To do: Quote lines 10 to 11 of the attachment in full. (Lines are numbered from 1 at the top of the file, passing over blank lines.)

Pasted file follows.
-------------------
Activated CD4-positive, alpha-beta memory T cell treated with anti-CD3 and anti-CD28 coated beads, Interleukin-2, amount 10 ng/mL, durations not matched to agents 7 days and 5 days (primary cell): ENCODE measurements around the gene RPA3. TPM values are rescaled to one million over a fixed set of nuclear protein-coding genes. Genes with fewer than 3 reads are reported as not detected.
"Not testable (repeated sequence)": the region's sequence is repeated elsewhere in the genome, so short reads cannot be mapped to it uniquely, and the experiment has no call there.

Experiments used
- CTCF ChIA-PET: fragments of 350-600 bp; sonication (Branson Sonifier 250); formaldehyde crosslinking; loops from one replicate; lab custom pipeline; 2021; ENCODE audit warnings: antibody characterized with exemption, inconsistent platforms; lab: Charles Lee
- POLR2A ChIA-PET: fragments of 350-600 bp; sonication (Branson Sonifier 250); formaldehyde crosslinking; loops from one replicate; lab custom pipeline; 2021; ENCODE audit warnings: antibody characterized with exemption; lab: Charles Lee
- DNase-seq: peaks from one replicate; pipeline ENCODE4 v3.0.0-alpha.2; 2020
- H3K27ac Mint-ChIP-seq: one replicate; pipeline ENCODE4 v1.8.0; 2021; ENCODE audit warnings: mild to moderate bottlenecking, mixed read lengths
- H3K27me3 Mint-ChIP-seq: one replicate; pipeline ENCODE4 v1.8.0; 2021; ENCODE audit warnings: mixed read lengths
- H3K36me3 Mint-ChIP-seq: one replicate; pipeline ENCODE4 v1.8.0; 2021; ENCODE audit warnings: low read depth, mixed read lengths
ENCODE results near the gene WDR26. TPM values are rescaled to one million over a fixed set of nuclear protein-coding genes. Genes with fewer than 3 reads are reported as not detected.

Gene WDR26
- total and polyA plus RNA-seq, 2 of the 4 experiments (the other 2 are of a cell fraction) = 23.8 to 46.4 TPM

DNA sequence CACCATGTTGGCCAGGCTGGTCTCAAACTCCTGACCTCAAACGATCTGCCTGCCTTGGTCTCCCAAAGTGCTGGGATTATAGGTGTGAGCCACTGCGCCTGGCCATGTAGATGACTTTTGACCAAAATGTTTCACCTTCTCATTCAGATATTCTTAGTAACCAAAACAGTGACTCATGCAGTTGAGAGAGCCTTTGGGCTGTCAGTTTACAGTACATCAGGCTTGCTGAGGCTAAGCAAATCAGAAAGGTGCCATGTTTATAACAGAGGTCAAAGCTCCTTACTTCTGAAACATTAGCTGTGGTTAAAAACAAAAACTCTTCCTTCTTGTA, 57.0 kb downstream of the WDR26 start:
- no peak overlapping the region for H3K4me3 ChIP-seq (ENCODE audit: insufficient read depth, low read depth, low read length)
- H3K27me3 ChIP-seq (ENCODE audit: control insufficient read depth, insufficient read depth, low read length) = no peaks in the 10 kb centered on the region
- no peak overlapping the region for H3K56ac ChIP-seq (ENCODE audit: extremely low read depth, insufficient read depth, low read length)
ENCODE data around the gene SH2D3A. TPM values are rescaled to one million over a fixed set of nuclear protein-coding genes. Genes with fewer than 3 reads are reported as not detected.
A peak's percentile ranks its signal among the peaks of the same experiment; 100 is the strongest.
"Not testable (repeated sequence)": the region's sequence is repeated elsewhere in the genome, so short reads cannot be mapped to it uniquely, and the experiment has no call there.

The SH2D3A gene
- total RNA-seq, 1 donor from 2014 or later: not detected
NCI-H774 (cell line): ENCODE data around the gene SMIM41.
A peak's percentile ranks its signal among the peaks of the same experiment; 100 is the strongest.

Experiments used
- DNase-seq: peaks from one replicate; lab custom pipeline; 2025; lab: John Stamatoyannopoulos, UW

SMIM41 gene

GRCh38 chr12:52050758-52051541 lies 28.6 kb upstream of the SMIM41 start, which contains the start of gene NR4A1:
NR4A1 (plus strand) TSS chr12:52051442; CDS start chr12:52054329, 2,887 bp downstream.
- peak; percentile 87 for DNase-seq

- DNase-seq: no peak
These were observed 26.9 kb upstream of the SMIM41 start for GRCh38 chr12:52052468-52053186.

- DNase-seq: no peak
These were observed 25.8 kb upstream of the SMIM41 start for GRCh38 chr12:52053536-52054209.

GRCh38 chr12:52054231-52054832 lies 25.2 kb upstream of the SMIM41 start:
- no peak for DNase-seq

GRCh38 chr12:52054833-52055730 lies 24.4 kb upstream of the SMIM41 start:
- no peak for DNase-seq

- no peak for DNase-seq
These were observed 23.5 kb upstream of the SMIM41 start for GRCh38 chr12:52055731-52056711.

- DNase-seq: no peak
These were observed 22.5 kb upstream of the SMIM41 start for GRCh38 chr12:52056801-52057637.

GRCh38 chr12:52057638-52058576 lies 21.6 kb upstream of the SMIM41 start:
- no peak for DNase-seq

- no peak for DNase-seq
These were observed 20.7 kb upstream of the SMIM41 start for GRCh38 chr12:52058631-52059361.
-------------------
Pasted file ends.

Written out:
ENCODE results near the gene WDR26. TPM values are rescaled to one million over a fixed set of nuclear protein-coding genes. Genes with fewer than 3 reads are reported as not detected.

Gene WDR26